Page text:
If you count your dog as a treasured member of your family, you undoubtedly already know the many mental health benefits that come with owning a companion animal. Still, if you are struggling to stay on top of mountains of debt, the stress you feel may be too much for your pooch to make much of a difference.
Depending on the type of bankruptcy you choose, you may either be able to discharge many of your debts or structure a reasonable repayment plan. Sometimes, though, you must part with certain assets during the bankruptcy process. Are you at risk of losing your dog?
When you file for bankruptcy, you typically must disclose all assets you own. Even though your dog is a member of your family, the animal is an asset that probably requires disclosure. Consequently, you must inform the bankruptcy trustee about your dog and assign a value to your pet.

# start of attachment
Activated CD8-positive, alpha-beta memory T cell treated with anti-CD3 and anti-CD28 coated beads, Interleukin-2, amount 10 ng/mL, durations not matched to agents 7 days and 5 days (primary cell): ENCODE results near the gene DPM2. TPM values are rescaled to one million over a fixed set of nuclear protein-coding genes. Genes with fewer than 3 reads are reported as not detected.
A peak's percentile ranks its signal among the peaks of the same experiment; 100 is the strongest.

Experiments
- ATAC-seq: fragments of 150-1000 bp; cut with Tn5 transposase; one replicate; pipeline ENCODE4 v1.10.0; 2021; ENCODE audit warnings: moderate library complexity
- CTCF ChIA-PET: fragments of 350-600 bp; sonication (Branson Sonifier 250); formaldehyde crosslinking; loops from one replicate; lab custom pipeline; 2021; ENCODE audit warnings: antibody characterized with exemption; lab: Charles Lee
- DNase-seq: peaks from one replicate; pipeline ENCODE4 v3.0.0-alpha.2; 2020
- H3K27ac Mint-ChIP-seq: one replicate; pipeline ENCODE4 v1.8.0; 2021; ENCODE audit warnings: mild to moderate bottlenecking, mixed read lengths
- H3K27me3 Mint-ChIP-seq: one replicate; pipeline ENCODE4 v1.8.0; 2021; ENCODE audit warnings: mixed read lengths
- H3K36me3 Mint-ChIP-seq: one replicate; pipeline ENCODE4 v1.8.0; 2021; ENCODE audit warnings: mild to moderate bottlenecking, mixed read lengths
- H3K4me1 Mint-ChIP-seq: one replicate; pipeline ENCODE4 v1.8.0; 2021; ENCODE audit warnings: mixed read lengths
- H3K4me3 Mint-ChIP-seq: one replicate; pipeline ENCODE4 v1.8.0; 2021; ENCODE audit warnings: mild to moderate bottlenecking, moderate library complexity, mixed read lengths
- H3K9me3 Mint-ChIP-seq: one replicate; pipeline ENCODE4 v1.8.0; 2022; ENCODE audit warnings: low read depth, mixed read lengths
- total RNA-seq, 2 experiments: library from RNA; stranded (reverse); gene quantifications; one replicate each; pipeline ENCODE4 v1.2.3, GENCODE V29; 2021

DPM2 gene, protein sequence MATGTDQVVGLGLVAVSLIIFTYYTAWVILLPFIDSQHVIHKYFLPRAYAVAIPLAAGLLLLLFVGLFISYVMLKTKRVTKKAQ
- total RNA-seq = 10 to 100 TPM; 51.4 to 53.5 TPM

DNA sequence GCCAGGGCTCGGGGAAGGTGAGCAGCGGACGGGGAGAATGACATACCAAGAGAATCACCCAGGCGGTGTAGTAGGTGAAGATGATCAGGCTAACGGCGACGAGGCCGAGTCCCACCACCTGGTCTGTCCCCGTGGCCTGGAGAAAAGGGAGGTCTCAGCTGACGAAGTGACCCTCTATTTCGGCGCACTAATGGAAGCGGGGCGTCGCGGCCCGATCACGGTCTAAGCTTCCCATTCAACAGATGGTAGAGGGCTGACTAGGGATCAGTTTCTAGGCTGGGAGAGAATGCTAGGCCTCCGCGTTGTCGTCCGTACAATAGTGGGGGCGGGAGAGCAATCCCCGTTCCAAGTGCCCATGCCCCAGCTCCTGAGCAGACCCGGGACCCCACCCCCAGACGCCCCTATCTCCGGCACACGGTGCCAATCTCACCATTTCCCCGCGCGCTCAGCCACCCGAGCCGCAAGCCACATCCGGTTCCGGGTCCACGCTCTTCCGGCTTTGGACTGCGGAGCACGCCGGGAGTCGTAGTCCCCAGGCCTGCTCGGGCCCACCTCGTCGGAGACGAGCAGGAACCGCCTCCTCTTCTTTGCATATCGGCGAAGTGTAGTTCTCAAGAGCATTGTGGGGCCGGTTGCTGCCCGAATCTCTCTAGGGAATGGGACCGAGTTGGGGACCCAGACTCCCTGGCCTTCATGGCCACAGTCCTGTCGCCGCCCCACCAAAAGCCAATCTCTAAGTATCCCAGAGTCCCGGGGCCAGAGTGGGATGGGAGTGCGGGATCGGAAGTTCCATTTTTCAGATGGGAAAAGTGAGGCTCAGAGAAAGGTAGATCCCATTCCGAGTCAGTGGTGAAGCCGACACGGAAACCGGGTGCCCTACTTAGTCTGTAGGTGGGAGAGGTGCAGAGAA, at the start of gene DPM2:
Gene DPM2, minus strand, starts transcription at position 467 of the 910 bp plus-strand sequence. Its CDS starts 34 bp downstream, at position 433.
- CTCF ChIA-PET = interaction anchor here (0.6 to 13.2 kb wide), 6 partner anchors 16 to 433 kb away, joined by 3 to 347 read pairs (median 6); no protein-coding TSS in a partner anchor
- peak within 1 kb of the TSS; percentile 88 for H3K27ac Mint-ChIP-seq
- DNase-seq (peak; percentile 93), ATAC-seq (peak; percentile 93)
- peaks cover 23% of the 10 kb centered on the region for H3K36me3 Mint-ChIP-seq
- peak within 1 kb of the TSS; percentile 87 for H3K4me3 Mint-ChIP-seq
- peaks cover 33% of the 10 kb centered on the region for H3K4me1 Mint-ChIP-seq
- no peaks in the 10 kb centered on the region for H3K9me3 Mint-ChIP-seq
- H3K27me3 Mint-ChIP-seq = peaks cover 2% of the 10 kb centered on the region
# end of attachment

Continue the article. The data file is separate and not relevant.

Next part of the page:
While your dog is likely invaluable to you, the animal is probably not worth much to the bankruptcy trustee. That is, the cost of taking and selling your dog is likely to outweigh any benefit the trustee would realize from requiring you to part with your pooch.
While bankruptcy trustees usually have little interest in family pets, there is an exception you should consider. If your animal has considerable value, like a blue-ribbon pedigree, the trustee may seek to sell the dog. Even if that happens, the pup may fit into one of many bankruptcy exemptions.
Getting your debt under control is likely to be good for everyone in your family, including your dog. Ultimately, you probably do not have to worry about losing your dog during bankruptcy.